Leukemia in cats is a medical condition that leads to lower or higher than normal white blood cell (WBC) count. A cat with this disease may suffer from infections and tumors. The development of malignant tumors and immune system failure are two potentially fatal conditions caused by this disease.
WBCs are produced in several areas of the feline body, including the lymph nodes, spleen, thymus, tonsils, and bone marrow. They are responsible for attacking infections that invade the lungs, digestive system, and skin. They fail to react normally to these invasions in a cat with leukemia.
In most cases, the virus that causes this disease infects kittens younger than four months old. Some are able to fight the infection and do not become ill. Others never clear the infection but symptoms do not show up for many years.
The disease is contagious and can be transmitted from a mother to its babies through milk or saliva. Additional ways to contract the condition are through the placenta before birth and through direct contact with an infected cat. Most all older cats that are healthy are immune to the virus. Exceptions include mature felines with compromised immune systems and those that receive infected blood in a transfusion.
Symptoms of this disease include vomiting, diarrhea, and loss of appetite. An infected cat will be listless and lack energy. The bone marrow fails to produce enough red blood cells causing the animal to be anemic and the gums to turn pale. The heart rate increases because the circulatory system fails to transport oxygen normally.
Lymphoma is a type of leukemia characterized by the development of tumors. Tumors grow when the WBCs create masses in the spleen, chest, kidneys, or intestines. Symptoms vary according to where the tumors develop and which systems are affected.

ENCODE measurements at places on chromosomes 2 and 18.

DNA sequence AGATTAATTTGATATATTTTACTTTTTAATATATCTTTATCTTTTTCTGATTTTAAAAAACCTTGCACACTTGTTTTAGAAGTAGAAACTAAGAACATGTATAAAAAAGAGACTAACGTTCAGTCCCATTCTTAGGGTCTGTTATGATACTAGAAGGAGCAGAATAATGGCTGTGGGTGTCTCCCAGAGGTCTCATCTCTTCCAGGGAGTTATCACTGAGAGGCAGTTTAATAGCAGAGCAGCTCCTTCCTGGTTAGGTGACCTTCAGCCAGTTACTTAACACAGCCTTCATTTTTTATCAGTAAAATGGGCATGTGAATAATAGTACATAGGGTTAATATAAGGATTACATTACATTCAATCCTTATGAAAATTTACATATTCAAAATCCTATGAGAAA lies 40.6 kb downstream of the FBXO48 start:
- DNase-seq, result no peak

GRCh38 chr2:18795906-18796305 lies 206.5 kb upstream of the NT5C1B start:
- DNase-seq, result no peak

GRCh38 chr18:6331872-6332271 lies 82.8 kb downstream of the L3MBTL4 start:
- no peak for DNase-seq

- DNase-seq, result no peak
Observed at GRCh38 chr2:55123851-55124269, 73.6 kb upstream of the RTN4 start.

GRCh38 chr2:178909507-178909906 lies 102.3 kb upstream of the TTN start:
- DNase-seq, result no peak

Sometimes the blood contains high levels of lymphoblasts, which are immature WBCs. In a cat with acute lymphoblastic leukemia, the cells develop quickly. When they develop slowly, the cat has chronic lymphocytic leukemia. Treatment of the latter condition with medication may cause the disease to go into remission.
Veterinarians may have a difficult time diagnosing the disease because test results can be a challenge to interpret and subsequent testing often yields different results. Lab technicians can test saliva, tears, or blood for specific proteins. If proteins are present, the animal is retested after three months to see if the proteins are still present or if the disease cleared the body without causing illness. The blood test is more complicated than the saliva test but it also provides more accurate results.
When the disease is fatal, the animal often dies from a secondary infection because the body's immune system does not function properly. No treatment currently exists for the primary disease, so veterinarians will provide supportive care and treatment for secondary conditions. Tetracycline antibiotics are used to effectively treat pets with infections. Leukemia in cats can be fatal in the most severe cases but many animals will live several years after the diagnosis. There are many herbal and natural remedies that may help your pets dealing with the symptoms of the desease.
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